Published: 5 May 2021
Authors: Gunn Marit Traaen, Lars Aakerøy, Tove-Elizabeth Hunt, Britt Øverland, Christina Bendz, Lars Øivind Sande, Svend Aakhus, Morten Wang Fagerland, Sigurd Steinshamn, Ole-Gunnar Anfinsen, Richard John Massey, Kaspar Broch, Thor Ueland, Harriet Akre, Jan Pål Loennechen and Lars Gullestad
Source: This abstract has been sourced from NZ Respiratory Research Review Issue 197
Rationale: Sleep apnea (SA) is highly prevalent in patients with atrial fibrillation (AF), and both conditions are associated with adverse cardiovascular outcomes.
Objectives: To determine the effect of continuous positive airway pressure (CPAP) on AF burden.
Methods: This open-label, parallel-group, randomized controlled trial included patients with paroxysmal AF and moderate to severe SA (apnea–hypopnea index ⩾15). A computerized system randomized eligible patients (1:1) to 5 months’ treatment with CPAP plus usual care (CPAP, n = 55) or usual care alone (control, n = 54). The outcome assessment was blinded. The planned primary outcome was the difference between CPAP treatment and control groups in change of AF burden (percentage of time in AF) as measured by implantable loop recorder.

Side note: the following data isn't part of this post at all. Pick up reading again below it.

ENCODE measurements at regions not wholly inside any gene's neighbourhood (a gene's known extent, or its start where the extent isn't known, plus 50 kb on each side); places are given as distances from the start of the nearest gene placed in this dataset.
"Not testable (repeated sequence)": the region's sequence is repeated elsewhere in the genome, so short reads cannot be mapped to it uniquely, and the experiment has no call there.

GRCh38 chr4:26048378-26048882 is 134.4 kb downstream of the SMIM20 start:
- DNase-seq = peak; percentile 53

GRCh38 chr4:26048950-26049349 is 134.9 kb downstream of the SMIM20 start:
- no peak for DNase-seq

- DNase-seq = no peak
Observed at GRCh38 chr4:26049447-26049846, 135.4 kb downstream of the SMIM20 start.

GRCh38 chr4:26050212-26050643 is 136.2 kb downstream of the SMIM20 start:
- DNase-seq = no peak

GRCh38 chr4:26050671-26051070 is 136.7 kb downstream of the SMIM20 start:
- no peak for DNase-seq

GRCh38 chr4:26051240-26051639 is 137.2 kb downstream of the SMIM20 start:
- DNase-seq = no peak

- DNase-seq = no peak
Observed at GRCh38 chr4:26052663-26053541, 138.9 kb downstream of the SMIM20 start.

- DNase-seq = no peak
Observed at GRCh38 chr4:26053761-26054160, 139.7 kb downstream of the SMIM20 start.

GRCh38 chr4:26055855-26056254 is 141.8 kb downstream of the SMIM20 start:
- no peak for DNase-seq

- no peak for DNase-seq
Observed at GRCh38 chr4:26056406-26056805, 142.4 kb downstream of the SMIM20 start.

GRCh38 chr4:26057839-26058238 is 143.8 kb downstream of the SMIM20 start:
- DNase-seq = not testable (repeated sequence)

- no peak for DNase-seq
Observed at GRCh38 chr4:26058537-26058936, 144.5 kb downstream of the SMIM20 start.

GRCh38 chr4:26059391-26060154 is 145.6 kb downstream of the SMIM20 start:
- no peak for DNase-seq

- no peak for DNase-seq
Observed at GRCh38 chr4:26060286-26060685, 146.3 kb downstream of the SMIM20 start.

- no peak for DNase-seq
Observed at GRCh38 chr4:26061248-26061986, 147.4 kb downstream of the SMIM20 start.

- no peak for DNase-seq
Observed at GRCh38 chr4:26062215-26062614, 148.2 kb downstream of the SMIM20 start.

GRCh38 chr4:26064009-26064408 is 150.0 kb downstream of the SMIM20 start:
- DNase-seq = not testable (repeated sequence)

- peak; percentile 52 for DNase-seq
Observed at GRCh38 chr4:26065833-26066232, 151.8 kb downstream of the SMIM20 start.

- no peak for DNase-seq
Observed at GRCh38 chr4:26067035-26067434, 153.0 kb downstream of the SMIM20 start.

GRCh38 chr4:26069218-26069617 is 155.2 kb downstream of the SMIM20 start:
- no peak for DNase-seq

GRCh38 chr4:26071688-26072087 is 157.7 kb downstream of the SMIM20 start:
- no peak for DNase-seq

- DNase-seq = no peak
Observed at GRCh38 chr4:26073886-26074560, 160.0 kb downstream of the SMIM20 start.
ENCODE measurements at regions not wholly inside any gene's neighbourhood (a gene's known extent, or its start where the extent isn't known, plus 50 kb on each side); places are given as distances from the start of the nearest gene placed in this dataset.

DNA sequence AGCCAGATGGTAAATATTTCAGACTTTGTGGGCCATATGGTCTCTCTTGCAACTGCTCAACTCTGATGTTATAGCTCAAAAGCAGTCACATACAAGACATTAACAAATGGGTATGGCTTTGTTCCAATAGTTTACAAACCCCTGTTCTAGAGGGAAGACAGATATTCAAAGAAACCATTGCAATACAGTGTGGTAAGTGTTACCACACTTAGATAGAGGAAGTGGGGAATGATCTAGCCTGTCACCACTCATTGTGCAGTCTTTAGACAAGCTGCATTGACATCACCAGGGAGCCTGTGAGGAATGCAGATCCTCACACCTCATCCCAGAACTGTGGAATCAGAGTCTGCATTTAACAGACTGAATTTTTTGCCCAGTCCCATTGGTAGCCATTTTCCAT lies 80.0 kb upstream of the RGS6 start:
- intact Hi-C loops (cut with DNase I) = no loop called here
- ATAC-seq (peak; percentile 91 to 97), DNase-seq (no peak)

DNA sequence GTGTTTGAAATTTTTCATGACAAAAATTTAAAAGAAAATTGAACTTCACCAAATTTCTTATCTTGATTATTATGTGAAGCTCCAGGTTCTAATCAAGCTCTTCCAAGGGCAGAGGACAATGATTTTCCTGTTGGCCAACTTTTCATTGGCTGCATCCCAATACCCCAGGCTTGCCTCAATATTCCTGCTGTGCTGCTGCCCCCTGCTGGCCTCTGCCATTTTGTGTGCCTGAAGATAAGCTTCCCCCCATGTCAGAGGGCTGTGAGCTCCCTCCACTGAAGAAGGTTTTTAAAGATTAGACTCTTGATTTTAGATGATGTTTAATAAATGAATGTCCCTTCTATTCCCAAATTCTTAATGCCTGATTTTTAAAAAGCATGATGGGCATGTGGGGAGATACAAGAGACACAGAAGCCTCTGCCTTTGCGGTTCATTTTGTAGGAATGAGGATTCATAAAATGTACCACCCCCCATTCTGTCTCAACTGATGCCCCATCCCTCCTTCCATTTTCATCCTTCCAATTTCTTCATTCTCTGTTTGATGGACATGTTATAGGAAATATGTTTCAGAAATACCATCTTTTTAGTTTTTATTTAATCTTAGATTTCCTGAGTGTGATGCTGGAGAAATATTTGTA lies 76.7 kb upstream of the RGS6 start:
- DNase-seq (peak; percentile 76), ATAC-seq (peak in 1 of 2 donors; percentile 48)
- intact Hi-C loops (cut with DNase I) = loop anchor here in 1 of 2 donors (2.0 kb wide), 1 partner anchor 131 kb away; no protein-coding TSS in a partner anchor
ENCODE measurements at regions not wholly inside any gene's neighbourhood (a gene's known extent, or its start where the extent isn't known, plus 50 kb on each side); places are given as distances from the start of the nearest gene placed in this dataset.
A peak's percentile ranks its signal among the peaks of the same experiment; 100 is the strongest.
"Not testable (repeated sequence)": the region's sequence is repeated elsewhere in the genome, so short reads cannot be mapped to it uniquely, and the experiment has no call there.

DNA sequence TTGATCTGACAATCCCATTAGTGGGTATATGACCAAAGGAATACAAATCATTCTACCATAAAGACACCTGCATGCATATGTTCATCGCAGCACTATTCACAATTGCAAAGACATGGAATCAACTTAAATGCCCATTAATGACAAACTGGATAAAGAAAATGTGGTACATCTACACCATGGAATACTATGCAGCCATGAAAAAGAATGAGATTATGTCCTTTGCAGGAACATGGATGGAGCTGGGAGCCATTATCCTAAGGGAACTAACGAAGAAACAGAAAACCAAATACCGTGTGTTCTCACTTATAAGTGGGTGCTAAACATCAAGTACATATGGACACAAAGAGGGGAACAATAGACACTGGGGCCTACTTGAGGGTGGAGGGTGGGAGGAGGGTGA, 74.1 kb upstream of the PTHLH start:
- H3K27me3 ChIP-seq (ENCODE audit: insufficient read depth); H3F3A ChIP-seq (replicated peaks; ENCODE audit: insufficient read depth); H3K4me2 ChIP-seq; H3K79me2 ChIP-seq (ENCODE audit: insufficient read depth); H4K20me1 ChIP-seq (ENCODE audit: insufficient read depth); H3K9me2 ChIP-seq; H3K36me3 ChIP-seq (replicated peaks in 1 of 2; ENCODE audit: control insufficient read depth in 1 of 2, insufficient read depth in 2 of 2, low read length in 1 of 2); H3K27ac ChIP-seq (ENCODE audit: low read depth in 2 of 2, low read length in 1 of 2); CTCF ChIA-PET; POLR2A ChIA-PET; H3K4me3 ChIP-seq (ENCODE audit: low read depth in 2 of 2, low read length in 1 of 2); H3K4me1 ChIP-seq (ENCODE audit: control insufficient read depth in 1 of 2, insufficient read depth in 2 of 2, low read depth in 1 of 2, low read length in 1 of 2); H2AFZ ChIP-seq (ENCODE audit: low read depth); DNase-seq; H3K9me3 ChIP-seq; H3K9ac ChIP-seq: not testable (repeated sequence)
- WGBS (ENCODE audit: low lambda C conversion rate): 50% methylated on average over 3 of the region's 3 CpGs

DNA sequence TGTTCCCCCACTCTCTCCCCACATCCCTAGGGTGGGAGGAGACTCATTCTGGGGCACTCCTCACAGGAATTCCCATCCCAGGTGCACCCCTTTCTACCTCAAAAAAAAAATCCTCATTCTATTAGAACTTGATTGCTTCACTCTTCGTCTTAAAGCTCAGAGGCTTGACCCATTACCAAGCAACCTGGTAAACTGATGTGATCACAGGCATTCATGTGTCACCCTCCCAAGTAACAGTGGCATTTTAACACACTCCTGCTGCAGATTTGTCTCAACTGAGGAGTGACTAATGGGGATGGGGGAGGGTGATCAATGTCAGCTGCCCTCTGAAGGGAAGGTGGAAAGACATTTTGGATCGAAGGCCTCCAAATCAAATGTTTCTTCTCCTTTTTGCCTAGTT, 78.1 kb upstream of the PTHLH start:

Measurements and Main Results: A total of 579 patients with paroxysmal AF had respiratory polygraphy, of whom 244 (42%) had moderate to severe SA. Of these, 158 (65%) participated in the CPAP run-in period, of whom 39 (25%) patients did not tolerate the treatment. A total of 108 patients were available for the primary analysis. The mean time in AF decreased from 5.6% at baseline to 4.1% during the last 3 months of CPAP intervention and from 5.0% to 4.3% in the control group. The adjusted between-group difference at follow-up was −0.63 (95% confidence interval, −2.55 to 1.30) percentage points (P = 0.52). Seven serious adverse events (13%) occurred in the CPAP group, and two (4%) occurred in the control group.
Conclusions: In patients with paroxysmal AF and SA, treatment with CPAP did not result in a statistically significant reduction in the burden of AF.Clinical trial registered with www.clinicaltrials.gov (NCT02727192).
Link to abstract
NZ Respiratory Research Review Issue 197